Finally by 2011, he not only had won the New York Marathon, but also finished second at the World Championships. This meant he was now fully prepared and raring to compete at the 2012 London Paralympics. And, so he did; he came, saw, and he conquered. He won two individual gold medals, at time-trail H4 and H4 road-race events, and one team silver medal for Italy at the relay event.

Ironically, the races were held at the famous Brand Hatch race-circuit in the United Kingdom, where Zanardi had previously driven race-cars. This amazing feat was recognized by the International Paralympics Committee as the “moment of the year”. Later on, as a prize for winning the gold-medal, the race-car, on which he made “The Pass” in 1996, was gifted to Zanardi by the Chip-Ganassi Racing Team.

A year later, he also won the gold-medal at the World Championships in Canada. This year, at the age of 47, Zanardi once achieved something impossible, as he competed in the famous Ironman World Championship. This is an event which is entered by people who are at the epitome of their life’s fitness levels and are proven athletes in the triathlon circuits. It consists of 3.8 kms of swimming, 179 kms of cycling and finishes with a 42 kms marathon run.

Zanardi, even though he was using wet suit for the swimming part, a hand-cycle for the cycling section and an Olympic-style wheelchair for the running part, finished, a more than impressive, 272nd in the overall-rankings. He was 19th in his age category-bracket. And thus, Zanardi truly became an “Ironman” thanks to his willingness to convert an impossible feat and into a possibility. After the event, Zanardi expressed his feelings: “It was amazing. I was always close to crying. I am not an emotional guy for these types of things, but this was very special."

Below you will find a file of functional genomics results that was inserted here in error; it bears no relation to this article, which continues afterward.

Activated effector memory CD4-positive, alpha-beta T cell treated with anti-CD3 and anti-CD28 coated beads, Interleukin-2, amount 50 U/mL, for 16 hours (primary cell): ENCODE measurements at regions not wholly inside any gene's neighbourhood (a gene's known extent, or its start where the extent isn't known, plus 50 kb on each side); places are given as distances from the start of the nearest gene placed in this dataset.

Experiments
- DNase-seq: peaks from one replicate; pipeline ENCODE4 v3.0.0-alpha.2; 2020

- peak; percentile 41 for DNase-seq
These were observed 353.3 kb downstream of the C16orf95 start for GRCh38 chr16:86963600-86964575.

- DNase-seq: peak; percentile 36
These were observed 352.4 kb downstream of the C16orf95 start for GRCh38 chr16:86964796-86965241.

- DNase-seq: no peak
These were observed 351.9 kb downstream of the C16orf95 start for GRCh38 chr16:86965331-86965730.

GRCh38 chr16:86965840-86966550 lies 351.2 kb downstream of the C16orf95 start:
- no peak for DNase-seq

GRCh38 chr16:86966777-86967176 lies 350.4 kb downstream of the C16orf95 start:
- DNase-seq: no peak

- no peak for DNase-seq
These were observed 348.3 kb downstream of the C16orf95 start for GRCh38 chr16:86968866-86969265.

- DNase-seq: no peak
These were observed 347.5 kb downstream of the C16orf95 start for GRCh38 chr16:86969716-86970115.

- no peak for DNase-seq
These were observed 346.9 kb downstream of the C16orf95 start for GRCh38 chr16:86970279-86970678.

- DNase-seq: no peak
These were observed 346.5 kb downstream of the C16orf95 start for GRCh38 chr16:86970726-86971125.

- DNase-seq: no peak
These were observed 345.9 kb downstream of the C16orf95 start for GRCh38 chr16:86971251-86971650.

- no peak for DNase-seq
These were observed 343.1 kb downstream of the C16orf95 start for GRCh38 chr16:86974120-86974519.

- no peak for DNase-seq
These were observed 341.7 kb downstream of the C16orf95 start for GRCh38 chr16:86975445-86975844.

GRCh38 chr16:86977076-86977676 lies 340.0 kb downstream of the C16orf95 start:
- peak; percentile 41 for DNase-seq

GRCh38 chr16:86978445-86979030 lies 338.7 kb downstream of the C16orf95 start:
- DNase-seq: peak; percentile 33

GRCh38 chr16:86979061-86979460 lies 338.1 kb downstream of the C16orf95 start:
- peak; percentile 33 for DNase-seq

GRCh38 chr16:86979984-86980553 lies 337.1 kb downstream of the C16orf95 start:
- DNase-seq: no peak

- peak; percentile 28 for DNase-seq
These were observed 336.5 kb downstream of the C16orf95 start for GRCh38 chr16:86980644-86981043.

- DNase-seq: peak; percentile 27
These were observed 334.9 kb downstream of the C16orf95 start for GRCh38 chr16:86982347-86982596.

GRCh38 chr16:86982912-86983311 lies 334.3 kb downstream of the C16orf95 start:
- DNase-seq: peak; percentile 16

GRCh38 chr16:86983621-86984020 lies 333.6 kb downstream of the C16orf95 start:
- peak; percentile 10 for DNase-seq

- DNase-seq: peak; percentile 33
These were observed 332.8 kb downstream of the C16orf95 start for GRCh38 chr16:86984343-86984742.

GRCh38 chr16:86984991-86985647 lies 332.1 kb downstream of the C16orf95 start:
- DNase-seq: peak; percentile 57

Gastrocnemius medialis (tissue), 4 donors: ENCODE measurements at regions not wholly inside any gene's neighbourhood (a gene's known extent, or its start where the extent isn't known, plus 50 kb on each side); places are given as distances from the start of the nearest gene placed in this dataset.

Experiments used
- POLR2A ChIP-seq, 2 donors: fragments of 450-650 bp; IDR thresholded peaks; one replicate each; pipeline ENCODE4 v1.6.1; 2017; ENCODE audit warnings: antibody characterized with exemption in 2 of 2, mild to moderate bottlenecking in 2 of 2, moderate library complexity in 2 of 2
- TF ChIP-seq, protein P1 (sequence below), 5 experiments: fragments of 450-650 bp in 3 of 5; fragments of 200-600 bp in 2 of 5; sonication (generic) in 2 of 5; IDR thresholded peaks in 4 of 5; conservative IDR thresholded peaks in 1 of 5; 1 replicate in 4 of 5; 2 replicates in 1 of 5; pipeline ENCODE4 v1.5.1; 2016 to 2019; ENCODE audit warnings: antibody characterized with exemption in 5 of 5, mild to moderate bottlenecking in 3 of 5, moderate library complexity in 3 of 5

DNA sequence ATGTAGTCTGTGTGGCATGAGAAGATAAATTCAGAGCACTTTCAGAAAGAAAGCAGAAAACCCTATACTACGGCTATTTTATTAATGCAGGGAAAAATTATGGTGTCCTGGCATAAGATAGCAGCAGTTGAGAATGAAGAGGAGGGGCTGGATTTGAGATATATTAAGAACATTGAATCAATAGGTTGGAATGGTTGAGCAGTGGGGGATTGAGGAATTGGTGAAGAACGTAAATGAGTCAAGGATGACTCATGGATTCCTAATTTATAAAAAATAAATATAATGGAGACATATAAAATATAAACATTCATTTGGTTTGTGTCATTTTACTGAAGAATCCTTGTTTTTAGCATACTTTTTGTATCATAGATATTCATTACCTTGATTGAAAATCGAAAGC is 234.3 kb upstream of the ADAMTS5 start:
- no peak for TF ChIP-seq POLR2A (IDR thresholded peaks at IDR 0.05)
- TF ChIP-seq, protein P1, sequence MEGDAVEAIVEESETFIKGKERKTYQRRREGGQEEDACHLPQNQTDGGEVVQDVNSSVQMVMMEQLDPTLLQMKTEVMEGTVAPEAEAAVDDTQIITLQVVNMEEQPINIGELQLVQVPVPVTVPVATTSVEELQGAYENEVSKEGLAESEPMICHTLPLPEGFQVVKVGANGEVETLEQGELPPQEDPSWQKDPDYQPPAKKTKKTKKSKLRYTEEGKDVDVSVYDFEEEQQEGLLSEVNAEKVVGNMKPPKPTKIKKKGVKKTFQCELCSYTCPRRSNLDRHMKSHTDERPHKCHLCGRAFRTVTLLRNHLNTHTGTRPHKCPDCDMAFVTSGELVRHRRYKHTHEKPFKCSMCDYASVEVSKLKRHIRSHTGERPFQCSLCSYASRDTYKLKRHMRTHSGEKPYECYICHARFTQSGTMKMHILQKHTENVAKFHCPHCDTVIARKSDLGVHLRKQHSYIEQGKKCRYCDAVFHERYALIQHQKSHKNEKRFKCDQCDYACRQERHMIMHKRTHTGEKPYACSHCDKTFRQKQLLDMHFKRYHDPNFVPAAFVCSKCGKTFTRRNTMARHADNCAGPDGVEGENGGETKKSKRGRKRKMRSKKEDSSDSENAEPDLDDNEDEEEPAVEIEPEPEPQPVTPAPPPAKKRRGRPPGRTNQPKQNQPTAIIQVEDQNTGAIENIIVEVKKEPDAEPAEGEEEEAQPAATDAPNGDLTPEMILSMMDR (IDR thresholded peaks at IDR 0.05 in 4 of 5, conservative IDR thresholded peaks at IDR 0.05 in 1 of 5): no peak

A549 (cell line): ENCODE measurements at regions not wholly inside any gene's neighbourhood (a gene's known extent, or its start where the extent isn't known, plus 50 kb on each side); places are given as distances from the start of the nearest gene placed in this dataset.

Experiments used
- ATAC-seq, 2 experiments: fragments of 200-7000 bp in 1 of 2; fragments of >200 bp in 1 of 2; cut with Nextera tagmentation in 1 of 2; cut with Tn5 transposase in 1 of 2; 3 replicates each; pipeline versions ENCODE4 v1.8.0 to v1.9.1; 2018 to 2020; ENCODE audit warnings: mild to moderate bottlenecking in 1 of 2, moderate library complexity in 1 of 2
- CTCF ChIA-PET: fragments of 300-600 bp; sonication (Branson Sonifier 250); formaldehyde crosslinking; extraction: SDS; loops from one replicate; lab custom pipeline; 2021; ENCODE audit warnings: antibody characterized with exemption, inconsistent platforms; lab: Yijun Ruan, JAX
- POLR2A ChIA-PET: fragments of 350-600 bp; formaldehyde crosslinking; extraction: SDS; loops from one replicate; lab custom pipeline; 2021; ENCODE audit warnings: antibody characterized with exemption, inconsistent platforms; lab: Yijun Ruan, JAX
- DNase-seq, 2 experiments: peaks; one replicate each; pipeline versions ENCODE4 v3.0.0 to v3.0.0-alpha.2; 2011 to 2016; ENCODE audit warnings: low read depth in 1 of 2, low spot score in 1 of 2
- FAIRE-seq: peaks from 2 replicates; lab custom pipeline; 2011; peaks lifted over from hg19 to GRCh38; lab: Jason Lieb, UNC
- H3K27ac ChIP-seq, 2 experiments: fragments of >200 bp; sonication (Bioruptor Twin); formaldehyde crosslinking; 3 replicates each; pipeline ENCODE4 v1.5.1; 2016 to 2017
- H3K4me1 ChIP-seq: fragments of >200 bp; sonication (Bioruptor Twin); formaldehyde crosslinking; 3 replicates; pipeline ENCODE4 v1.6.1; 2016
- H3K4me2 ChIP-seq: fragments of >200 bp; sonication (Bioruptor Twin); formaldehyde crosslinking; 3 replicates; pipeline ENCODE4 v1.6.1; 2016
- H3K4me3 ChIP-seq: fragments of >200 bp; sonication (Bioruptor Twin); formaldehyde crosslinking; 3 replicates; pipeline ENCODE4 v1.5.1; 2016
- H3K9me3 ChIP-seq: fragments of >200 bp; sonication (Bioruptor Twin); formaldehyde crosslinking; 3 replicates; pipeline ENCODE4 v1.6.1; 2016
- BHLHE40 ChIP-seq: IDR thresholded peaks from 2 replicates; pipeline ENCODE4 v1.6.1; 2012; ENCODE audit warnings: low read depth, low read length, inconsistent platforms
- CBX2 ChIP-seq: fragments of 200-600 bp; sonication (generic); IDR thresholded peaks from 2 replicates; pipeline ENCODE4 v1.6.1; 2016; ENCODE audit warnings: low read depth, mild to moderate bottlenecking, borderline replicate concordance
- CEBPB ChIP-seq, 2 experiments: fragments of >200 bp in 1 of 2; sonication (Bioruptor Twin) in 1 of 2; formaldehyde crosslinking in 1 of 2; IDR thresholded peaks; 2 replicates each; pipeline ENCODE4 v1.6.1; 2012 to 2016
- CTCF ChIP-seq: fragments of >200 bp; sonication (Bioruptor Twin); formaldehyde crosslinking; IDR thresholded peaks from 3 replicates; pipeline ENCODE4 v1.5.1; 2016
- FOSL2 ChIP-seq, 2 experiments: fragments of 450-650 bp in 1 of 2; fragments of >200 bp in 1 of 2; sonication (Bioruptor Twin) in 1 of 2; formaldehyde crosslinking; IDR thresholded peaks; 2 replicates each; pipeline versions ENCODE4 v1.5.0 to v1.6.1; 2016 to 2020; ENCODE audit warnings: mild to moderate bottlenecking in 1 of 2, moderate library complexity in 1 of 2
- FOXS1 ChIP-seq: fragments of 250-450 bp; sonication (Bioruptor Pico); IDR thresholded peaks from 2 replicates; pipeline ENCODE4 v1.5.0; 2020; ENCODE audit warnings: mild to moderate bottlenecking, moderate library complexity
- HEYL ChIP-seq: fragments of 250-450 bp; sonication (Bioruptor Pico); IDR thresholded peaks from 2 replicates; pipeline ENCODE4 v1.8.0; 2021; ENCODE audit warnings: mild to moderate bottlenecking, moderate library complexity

What the future holds for this extraordinary man:

A father, a godfather, a husband, a racer, a champion, a kind hearted person, and most importantly, a fighter, Zanardi leads a life larger than many other “normal” human would. He is an inspiration to those disabled people who want fulfill all their dreams and sincerely believe; impossible is nothing. Currently 48, Zanardi was back to motor-racing again in 2014 at the Blancpain GT Sprint Series with a BMW Z4 GT3. He was also appointed as a global brand ambassador for BMW and this year he, once again, won 2 gold medals at Paralympics Championships.

He has expressed his desire to re-enter the Ironman challenge, and better his current time of 9hrs, 47mins and 14secs. And, has full intentions to defend his Paralympics crown at the upcoming 2016 event in Rio de Janeiro, Brazil. But, he sadly admits that doing both, motor-racing and hand-cycling simultaneously, will be difficult. “I will certainly have to stop again, and park the car.”: the champion told Maxim when he was asked about his future plans. Hopefully, he may be able to manage get the best of both worlds again, with his near super-human abilities, managing time shouldn’t be that big a problem! But, yes, devoting time for two different training-programs might be the huge challenge.

And, when asked about his intentions of retiring from motor-racing, he gives a very balanced, but a truthful answer, that he will retire once he thinks he is not competitive enough. Time will tell whether he gets to fulfill his dream of both; racing competitively and also getting to defend his gold medal at the Paralympics. In fact, even if he decides to quit every form of sports all-together and call it a day, no one will blame this extraordinary human-being. And, upon leading a life of retirement, Zanardi said: “Even after I retire from both motorsports and paracycling, I will search for an exciting project that will fit into that time of my life. It may well be picking up a fishing rod; who knows?”

One thing is for sure; this sarcastically natured Italian will go on and achieve even more attainments in the coming days. Let’s just be patient-enough with the man who tries on new legs every now and then!

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Edited by Staff Editor